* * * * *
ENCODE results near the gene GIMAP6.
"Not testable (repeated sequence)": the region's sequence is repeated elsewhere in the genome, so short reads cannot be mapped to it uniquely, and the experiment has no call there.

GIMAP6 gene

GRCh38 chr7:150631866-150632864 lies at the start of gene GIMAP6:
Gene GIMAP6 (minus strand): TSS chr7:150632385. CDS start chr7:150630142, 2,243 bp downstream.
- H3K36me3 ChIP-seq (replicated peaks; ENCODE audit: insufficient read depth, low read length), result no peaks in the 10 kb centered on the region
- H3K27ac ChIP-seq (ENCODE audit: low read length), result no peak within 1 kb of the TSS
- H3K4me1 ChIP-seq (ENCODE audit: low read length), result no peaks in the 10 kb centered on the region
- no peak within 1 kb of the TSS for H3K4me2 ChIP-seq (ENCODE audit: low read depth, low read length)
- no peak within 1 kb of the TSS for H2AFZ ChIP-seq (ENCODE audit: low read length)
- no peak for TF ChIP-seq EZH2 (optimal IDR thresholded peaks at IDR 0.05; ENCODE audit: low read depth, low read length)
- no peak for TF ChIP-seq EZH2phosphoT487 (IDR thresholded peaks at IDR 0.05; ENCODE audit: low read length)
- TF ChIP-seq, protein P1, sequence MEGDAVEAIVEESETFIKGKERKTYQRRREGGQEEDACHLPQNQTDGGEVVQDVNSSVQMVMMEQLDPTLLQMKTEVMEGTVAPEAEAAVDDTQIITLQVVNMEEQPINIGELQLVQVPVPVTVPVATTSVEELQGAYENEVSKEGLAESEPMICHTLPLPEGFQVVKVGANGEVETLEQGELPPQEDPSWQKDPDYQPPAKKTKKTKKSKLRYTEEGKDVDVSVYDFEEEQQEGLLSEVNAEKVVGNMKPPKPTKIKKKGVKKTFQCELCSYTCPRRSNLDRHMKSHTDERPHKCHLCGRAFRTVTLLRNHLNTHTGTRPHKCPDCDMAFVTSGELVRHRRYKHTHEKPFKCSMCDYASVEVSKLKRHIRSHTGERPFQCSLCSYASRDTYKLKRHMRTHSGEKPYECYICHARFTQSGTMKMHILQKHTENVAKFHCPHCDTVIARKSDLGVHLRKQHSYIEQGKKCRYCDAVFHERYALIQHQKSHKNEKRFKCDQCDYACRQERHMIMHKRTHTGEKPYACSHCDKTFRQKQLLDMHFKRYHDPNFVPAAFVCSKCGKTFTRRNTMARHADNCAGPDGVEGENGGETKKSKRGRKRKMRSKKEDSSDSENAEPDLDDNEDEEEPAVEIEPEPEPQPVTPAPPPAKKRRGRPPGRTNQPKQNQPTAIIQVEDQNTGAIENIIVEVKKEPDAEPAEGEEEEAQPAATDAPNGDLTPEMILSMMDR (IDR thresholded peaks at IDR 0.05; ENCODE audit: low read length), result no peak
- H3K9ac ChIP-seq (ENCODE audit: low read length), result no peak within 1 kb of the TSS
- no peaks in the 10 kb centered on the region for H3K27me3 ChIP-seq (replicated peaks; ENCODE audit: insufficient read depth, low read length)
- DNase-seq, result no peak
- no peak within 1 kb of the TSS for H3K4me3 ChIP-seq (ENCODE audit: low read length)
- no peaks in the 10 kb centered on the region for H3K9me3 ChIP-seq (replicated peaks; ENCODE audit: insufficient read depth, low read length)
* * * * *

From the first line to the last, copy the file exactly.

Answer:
ENCODE results near the gene GIMAP6.
"Not testable (repeated sequence)": the region's sequence is repeated elsewhere in the genome, so short reads cannot be mapped to it uniquely, and the experiment has no call there.

GIMAP6 gene

GRCh38 chr7:150631866-150632864 lies at the start of gene GIMAP6:
Gene GIMAP6 (minus strand): TSS chr7:150632385. CDS start chr7:150630142, 2,243 bp downstream.
- H3K36me3 ChIP-seq (replicated peaks; ENCODE audit: insufficient read depth, low read length), result no peaks in the 10 kb centered on the region
- H3K27ac ChIP-seq (ENCODE audit: low read length), result no peak within 1 kb of the TSS
- H3K4me1 ChIP-seq (ENCODE audit: low read length), result no peaks in the 10 kb centered on the region
- no peak within 1 kb of the TSS for H3K4me2 ChIP-seq (ENCODE audit: low read depth, low read length)
- no peak within 1 kb of the TSS for H2AFZ ChIP-seq (ENCODE audit: low read length)
- no peak for TF ChIP-seq EZH2 (optimal IDR thresholded peaks at IDR 0.05; ENCODE audit: low read depth, low read length)
- no peak for TF ChIP-seq EZH2phosphoT487 (IDR thresholded peaks at IDR 0.05; ENCODE audit: low read length)
- TF ChIP-seq, protein P1, sequence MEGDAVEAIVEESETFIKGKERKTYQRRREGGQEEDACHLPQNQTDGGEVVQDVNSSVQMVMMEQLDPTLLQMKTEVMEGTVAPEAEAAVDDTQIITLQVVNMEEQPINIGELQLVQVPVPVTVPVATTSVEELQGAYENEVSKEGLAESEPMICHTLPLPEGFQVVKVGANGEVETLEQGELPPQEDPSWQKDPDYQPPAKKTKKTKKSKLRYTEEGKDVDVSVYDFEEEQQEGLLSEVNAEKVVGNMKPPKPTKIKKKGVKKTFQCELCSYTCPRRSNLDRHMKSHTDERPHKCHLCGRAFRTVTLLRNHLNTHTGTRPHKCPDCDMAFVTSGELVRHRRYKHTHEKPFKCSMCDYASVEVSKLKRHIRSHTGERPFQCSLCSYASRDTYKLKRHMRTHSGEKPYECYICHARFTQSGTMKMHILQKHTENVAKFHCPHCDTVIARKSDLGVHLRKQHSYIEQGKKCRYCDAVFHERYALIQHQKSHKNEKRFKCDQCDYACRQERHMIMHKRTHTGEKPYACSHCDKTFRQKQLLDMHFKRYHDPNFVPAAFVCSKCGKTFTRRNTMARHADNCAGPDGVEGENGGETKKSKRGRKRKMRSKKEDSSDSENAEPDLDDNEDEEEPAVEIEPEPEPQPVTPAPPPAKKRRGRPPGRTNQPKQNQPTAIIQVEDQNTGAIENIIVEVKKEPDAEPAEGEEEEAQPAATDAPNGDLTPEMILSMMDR (IDR thresholded peaks at IDR 0.05; ENCODE audit: low read length), result no peak
- H3K9ac ChIP-seq (ENCODE audit: low read length), result no peak within 1 kb of the TSS
- no peaks in the 10 kb centered on the region for H3K27me3 ChIP-seq (replicated peaks; ENCODE audit: insufficient read depth, low read length)
- DNase-seq, result no peak
- no peak within 1 kb of the TSS for H3K4me3 ChIP-seq (ENCODE audit: low read length)
- no peaks in the 10 kb centered on the region for H3K9me3 ChIP-seq (replicated peaks; ENCODE audit: insufficient read depth, low read length)